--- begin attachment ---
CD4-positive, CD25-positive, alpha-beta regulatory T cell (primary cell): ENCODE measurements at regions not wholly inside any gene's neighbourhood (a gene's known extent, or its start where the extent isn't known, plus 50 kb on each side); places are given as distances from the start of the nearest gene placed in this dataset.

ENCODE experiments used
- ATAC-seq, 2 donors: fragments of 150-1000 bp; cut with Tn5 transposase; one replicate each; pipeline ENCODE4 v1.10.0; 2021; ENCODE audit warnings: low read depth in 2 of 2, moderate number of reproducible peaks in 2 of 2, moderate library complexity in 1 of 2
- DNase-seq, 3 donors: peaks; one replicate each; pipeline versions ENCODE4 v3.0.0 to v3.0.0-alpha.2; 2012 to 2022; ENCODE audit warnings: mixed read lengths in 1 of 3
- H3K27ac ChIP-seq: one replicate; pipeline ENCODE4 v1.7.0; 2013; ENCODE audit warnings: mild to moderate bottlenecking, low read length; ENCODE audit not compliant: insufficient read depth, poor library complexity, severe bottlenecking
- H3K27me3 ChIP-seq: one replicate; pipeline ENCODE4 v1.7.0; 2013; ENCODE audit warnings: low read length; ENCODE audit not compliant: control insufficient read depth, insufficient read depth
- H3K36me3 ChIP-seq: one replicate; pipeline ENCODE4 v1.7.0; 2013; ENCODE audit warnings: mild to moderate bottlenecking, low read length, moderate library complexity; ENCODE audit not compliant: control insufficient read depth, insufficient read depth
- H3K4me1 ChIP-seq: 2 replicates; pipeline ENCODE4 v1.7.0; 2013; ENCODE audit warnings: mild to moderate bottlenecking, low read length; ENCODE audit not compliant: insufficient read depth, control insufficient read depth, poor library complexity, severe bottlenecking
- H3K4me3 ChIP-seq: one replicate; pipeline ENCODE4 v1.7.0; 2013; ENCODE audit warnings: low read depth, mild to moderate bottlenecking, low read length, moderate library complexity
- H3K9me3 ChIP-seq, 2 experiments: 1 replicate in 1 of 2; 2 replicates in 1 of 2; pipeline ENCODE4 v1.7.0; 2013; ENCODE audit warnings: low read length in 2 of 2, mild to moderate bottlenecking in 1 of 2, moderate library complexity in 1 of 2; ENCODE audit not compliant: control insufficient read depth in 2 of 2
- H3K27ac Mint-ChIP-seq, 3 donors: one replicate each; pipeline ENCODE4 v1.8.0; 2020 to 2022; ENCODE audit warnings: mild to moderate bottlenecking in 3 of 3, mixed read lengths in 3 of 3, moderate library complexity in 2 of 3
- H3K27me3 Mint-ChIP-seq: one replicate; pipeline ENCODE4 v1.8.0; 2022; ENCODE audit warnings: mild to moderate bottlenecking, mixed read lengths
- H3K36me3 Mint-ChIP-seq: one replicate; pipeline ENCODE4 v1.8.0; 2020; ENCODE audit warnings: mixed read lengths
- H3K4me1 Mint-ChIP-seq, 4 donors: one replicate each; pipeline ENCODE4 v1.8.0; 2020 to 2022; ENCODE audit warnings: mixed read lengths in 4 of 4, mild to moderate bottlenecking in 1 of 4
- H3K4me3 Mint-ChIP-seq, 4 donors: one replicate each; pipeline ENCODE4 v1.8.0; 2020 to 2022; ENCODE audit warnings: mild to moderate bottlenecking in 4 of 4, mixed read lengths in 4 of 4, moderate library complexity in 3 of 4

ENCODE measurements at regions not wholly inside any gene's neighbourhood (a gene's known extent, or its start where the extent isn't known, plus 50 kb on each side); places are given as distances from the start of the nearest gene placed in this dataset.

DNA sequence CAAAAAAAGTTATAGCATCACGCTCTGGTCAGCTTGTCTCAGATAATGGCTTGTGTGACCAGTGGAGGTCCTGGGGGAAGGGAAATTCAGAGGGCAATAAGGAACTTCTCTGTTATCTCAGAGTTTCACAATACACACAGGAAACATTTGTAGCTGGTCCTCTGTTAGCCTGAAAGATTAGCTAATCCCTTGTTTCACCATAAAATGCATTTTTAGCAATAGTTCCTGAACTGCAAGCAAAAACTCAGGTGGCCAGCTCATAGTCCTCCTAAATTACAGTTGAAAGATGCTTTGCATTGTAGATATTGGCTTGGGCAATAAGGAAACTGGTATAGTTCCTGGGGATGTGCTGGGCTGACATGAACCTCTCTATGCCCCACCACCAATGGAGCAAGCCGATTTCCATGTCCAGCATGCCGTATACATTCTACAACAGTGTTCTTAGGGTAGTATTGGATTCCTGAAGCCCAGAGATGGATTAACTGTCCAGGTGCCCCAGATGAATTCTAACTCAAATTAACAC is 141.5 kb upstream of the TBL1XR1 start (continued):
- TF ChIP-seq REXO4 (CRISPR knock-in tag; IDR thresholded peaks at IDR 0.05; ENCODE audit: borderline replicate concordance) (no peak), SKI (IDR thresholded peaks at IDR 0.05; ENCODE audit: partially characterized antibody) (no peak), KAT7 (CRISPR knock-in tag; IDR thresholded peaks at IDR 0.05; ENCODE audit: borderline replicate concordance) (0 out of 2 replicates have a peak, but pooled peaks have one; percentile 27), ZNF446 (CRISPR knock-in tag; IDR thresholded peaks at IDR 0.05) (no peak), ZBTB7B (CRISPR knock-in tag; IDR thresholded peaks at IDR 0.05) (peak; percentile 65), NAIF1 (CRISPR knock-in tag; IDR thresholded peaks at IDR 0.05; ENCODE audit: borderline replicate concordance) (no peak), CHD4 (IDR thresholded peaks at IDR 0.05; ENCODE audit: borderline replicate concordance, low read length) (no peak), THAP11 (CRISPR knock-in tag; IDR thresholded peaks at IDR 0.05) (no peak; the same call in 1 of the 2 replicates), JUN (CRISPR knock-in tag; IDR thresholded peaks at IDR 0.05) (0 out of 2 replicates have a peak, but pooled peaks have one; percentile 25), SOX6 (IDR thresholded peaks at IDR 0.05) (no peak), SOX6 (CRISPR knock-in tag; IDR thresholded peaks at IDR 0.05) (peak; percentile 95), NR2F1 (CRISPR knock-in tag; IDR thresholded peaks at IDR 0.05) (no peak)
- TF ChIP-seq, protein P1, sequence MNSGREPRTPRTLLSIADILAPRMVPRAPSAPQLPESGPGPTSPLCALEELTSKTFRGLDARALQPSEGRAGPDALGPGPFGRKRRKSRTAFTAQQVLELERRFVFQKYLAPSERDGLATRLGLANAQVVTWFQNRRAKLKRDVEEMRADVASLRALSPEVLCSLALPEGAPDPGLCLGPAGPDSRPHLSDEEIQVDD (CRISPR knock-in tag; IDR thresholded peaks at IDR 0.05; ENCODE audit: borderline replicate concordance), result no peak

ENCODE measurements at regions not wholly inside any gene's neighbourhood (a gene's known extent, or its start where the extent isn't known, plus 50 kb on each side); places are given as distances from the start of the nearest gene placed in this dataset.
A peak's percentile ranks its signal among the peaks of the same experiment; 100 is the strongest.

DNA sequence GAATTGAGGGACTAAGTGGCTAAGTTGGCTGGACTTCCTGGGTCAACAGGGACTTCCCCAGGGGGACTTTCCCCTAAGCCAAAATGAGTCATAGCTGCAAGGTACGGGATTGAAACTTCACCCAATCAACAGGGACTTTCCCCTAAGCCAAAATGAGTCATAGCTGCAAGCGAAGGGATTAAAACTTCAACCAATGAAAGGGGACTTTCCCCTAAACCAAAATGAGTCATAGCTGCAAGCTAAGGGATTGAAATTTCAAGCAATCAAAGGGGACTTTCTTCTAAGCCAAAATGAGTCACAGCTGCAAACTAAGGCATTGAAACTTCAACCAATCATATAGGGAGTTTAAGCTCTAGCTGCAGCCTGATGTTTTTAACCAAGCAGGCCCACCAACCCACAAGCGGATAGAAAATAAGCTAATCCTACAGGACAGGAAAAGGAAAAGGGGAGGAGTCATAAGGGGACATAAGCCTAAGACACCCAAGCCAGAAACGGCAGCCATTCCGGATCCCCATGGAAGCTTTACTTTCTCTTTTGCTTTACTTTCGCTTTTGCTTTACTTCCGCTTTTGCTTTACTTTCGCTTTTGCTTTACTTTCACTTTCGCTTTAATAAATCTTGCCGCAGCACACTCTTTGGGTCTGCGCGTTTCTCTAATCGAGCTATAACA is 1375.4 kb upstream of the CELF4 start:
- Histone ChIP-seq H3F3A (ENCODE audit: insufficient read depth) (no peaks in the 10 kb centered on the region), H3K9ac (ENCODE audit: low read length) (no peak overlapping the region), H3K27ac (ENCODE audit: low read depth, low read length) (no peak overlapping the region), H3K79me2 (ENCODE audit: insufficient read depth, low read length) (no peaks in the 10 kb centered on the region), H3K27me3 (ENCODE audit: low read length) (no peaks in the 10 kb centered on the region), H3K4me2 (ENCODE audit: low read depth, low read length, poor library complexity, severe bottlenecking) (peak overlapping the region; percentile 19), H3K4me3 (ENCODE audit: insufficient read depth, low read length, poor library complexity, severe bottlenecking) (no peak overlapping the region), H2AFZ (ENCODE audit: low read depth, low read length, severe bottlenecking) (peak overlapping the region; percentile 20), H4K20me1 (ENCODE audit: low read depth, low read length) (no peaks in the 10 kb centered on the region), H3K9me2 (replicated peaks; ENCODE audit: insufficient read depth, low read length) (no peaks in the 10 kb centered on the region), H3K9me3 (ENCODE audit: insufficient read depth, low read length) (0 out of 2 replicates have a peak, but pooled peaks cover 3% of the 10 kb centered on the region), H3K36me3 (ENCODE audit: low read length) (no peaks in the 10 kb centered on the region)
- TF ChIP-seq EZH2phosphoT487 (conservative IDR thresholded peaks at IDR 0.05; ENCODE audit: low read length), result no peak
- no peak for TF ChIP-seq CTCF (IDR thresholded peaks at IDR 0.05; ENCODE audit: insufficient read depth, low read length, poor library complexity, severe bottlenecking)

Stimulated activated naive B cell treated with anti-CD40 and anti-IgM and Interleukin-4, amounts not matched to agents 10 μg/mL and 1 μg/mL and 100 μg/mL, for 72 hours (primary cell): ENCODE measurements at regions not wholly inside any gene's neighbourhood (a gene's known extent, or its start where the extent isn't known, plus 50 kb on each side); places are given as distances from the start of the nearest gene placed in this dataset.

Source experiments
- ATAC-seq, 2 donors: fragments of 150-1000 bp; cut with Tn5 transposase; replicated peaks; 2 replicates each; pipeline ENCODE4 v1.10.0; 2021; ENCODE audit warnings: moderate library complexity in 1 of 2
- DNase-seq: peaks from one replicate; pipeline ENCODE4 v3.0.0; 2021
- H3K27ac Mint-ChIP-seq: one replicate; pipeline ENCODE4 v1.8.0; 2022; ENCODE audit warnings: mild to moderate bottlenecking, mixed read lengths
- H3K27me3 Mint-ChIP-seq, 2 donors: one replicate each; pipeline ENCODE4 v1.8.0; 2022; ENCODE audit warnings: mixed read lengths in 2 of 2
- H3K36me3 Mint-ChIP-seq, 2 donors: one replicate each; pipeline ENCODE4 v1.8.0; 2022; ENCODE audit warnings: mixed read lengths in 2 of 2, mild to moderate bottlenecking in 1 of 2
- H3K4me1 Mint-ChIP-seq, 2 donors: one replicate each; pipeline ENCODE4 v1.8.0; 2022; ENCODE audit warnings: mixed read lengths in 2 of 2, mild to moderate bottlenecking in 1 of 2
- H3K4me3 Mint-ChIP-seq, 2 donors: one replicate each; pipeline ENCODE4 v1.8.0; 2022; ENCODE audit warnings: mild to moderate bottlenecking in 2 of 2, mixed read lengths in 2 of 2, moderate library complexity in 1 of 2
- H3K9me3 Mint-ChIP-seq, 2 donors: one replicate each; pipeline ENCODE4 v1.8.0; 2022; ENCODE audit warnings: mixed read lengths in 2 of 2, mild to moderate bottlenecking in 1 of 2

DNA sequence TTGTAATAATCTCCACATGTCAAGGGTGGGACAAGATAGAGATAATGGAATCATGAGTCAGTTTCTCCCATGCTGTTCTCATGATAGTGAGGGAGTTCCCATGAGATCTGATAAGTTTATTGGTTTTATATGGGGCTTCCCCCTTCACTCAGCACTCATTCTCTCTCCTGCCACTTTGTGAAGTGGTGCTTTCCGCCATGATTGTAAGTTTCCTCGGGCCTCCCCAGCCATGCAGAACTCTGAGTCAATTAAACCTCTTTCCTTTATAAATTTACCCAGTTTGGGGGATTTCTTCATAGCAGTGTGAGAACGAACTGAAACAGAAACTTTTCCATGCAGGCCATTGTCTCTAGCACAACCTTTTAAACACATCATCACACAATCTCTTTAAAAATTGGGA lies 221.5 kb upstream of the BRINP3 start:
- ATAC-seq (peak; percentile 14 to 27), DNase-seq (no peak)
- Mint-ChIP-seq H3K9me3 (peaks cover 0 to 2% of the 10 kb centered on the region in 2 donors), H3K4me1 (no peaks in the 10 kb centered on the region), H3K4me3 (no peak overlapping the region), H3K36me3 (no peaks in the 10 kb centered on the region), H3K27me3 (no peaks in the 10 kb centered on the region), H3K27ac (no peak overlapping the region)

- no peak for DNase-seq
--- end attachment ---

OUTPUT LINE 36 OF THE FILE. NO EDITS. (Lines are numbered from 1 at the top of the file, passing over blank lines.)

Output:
DNA sequence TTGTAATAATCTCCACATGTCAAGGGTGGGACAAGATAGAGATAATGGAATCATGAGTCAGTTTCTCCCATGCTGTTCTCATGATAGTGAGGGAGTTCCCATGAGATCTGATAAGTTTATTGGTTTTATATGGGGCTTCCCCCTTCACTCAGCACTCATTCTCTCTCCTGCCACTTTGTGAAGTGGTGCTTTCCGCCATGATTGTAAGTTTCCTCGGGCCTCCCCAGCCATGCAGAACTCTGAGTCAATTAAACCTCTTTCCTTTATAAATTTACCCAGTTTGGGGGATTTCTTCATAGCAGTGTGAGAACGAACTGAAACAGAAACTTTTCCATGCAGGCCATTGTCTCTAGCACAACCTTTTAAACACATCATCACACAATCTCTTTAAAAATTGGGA lies 221.5 kb upstream of the BRINP3 start: